We’ve now been in San Diego for ten months. We’ve had more random connections in those ten months than in the ten years I lived in Long Beach, NY thirty minutes from the town in which I grew up. Former students popped by when visiting friends. Friends we met traveling passed through on their way from here to there and we met in person. Mat’s high school friend now lives an hour away. Teenage youth group connections rekindled with those passing through for conferences. University friends grabbed coffee together en route to meetings. One of my San Diego yoga teachers grew up a few blocks away from me and went to the same high school. And virtual travel connections became a reality. When shifting gears or geography stations, people who are in your outer circles resurface – maybe it’s to teach you something or maybe it’s only for an afternoon. Life is beautiful and strange. Read the rest of this entry
I’ve always known there is more than one way to live but it’s in the last five years that I’ve actively searched for those who choose, thrive and flourish in whatever ‘their’ way is and I crave learning more. As a public school educator in New York, my school was a traditional setting. I always knew there were many who chose an alternate route, but until searching there weren’t too many people in my everyday life who did. With a minimal look, I’ve found a community of travelers who have chosen other ways to educate their children and many use the world as their classroom. While teaching, I often tried to weave my travels into the curriculum. For ninth graders, pictures of the pyramids and stories of what the Acropolis looks like up close fit perfectly and for eleventh graders, sharing information of how students in northern Vietnam view the war worked well. But, I have always felt there was so much more to learn from world travel if only we were exposed. Stories and photos travel well, but others, like the tactic of bargaining at a market, the smells and experience of talking with vendors and eating street food in well anywhere, discussing economic and social policy with locals or even how the toilets in Australia don’t really flush ‘backwards’ are better viewed and learned in person.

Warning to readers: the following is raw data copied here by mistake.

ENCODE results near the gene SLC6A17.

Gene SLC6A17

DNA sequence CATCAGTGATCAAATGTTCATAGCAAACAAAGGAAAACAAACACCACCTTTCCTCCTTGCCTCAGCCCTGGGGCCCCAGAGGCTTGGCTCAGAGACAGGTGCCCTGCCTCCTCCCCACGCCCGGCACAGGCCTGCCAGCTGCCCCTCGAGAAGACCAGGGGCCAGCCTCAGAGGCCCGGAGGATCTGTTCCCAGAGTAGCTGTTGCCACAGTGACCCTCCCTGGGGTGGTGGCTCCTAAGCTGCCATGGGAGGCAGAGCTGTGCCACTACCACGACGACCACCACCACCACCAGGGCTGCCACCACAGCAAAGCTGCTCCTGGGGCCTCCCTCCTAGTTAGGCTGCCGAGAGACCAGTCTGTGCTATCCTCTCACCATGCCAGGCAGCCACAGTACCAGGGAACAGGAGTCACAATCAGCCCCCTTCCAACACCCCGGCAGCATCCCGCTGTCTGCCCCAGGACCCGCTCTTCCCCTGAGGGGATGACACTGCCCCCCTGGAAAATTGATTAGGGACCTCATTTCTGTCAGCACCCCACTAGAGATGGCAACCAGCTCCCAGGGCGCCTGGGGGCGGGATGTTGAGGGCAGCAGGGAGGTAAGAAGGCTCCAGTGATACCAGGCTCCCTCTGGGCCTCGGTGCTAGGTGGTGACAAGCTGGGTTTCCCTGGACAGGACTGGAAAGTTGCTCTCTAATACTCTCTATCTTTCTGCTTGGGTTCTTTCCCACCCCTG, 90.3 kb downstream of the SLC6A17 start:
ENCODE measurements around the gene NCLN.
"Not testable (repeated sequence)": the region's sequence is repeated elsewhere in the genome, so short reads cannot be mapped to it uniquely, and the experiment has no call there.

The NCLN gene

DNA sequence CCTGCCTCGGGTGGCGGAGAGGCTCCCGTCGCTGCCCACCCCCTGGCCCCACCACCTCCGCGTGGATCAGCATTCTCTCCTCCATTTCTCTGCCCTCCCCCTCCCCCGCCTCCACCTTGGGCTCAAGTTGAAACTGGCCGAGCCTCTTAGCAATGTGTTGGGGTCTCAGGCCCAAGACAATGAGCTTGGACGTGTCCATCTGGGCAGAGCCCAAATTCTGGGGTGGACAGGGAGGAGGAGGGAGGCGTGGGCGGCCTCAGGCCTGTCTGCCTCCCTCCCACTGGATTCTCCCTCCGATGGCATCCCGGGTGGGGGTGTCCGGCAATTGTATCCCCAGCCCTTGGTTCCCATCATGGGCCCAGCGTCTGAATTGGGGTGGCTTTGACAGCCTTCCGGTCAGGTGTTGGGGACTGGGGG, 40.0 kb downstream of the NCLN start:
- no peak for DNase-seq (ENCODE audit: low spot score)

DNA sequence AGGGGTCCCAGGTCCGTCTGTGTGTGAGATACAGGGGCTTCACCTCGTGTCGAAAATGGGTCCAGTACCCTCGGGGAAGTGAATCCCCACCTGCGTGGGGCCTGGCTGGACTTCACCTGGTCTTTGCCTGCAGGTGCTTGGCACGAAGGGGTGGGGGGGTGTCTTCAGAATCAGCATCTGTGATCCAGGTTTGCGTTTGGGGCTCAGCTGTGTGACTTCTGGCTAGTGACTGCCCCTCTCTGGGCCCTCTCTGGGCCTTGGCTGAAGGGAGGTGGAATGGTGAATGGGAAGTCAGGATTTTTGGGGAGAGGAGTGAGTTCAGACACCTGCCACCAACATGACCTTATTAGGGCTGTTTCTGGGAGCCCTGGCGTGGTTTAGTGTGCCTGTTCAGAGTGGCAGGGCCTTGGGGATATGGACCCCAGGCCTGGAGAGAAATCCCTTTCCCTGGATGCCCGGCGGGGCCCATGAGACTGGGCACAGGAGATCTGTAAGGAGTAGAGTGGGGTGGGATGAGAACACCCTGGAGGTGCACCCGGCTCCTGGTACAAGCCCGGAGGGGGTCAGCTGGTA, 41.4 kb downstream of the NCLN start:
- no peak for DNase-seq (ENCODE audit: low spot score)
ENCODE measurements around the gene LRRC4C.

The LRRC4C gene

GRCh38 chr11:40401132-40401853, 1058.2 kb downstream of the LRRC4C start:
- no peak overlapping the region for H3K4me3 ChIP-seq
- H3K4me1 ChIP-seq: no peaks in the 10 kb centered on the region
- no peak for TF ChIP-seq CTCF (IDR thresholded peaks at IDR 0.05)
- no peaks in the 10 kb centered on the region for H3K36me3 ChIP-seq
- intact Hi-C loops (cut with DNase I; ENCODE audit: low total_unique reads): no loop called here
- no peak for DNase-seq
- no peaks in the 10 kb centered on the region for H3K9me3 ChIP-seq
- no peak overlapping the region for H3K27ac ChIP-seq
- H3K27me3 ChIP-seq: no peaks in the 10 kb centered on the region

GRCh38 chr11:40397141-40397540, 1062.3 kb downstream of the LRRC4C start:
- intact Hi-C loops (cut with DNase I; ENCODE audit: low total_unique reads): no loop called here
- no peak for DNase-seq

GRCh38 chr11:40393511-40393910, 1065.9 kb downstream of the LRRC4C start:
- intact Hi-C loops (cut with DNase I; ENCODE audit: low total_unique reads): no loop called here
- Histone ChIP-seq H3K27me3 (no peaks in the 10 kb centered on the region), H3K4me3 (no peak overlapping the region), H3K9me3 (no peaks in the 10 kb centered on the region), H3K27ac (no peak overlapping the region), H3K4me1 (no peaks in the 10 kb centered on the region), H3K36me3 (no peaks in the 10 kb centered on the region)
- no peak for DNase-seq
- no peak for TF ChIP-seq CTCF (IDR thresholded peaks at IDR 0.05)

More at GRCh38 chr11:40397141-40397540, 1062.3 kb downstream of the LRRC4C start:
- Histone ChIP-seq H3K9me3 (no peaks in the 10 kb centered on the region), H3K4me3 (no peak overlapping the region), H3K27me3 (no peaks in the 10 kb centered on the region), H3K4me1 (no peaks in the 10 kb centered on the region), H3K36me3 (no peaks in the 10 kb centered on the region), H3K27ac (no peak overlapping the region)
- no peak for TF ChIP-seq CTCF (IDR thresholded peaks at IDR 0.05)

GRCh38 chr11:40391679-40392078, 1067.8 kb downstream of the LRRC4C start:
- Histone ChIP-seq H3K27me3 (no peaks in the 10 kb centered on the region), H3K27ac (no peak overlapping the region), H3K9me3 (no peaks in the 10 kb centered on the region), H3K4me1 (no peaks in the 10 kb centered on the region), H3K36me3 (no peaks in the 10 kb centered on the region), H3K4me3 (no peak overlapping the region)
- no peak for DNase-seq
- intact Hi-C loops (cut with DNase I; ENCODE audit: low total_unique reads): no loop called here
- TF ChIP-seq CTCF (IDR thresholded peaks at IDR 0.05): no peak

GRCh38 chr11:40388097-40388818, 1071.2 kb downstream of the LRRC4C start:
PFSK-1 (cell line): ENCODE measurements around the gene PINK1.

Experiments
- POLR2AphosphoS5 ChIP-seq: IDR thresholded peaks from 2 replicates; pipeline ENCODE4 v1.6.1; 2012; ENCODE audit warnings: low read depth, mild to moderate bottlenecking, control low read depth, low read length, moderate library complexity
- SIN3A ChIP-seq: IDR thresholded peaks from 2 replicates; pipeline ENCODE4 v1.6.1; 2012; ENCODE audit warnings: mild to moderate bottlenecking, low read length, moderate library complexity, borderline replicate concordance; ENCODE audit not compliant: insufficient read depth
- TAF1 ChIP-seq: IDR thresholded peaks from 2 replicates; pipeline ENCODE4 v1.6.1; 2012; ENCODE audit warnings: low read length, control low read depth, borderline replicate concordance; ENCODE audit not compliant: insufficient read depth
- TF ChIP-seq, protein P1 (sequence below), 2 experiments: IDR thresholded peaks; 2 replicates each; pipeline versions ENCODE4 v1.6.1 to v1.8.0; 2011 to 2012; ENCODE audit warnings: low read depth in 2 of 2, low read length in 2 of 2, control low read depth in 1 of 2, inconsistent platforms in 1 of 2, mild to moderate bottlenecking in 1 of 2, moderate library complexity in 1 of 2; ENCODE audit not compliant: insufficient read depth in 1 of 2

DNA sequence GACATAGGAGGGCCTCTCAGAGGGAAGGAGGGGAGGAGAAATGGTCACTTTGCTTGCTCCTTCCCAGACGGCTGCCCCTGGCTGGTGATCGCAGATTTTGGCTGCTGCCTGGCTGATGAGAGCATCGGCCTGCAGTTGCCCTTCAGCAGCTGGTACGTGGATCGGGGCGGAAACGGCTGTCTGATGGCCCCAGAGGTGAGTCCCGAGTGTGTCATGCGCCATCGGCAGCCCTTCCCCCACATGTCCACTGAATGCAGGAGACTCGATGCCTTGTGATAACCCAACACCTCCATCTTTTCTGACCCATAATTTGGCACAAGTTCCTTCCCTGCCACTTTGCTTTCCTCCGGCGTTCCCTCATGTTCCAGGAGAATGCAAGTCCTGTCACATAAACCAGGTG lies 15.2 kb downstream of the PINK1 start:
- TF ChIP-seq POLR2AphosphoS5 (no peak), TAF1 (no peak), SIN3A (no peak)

I met Lainie and Miro online. In conversations and posts about world and unschooling, I became interested to see how her son (the same age to many of my high school students who sat in my classroom in New York) was experiencing and learning through their travels. Here she shares her story of a shift in values, looking fear in the eye and seeing the world as a classroom. Read the rest of this entry
Jessica Festa is a full-time travel writer who is always up for an adventure. She enjoys getting lost in new cities and having experiences you don’t read about in guidebooks. Some of her favorite travel experiences have been teaching English in Thailand, trekking her way through South America, backpacking Europe solo, road tripping through Australia and doing orphanage work in Ghana. Here she shares her story and advice: ‘stop making excuses’; she believes you’ll find the many gifts of travel if you just leap. Read the rest of this entry